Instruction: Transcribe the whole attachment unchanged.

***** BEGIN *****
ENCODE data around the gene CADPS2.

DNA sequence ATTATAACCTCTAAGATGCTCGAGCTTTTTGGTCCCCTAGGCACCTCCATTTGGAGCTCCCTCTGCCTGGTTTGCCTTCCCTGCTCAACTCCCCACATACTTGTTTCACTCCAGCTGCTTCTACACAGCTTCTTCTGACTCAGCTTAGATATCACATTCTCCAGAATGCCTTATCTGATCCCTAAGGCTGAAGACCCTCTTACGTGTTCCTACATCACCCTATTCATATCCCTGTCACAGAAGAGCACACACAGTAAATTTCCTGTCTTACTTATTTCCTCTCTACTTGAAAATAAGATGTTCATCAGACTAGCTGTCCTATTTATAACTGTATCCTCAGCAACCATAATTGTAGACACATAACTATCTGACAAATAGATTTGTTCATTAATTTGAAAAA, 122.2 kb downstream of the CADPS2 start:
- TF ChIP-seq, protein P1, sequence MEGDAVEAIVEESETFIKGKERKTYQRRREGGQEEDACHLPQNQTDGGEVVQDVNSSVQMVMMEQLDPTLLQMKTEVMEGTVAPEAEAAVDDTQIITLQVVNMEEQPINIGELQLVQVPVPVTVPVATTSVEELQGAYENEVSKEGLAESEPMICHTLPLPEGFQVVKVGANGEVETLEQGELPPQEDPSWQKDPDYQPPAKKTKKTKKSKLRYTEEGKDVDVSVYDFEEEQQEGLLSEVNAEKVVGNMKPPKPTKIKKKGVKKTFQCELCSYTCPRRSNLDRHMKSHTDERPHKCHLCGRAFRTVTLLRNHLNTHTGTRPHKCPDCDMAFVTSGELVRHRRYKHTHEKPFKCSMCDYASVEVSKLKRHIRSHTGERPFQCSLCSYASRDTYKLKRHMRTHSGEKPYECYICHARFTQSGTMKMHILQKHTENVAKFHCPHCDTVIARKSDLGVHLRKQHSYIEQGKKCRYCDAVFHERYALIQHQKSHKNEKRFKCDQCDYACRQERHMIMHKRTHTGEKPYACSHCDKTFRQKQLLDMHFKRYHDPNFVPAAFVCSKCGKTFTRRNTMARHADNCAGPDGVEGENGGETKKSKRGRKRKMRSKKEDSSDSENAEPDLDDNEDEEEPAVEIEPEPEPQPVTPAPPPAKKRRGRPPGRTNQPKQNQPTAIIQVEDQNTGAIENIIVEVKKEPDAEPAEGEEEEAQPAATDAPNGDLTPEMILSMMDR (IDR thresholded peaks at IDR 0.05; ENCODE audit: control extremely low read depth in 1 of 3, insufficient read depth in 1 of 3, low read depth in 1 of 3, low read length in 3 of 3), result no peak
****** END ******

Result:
ENCODE data around the gene CADPS2.

DNA sequence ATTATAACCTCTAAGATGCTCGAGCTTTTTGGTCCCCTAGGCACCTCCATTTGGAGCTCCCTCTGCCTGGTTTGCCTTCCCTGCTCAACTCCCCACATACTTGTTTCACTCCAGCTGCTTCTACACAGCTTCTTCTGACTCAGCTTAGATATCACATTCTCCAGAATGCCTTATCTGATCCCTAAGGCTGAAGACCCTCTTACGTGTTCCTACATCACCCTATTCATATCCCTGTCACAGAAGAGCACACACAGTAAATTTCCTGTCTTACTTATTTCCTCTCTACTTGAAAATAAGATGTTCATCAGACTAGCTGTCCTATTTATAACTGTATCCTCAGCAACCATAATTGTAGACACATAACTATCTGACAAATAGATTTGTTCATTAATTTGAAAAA, 122.2 kb downstream of the CADPS2 start:
- TF ChIP-seq, protein P1, sequence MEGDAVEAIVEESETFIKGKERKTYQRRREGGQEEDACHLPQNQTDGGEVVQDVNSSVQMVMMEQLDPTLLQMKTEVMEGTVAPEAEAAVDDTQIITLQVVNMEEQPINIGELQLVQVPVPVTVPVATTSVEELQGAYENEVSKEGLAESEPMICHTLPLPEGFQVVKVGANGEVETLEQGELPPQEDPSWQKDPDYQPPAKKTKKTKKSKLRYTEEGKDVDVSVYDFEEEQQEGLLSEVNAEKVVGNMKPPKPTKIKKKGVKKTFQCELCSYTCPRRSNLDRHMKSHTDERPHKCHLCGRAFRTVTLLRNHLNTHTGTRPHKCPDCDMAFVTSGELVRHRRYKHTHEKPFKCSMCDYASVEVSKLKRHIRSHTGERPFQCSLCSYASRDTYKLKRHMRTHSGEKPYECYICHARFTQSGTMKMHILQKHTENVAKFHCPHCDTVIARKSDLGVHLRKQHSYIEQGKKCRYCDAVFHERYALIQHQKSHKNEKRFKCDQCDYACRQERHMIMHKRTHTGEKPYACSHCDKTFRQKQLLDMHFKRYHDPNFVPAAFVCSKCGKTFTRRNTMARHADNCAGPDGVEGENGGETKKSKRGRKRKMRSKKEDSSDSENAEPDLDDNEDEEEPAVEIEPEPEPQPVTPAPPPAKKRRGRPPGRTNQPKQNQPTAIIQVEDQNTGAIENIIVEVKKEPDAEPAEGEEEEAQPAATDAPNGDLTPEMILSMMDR (IDR thresholded peaks at IDR 0.05; ENCODE audit: control extremely low read depth in 1 of 3, insufficient read depth in 1 of 3, low read depth in 1 of 3, low read length in 3 of 3), result no peak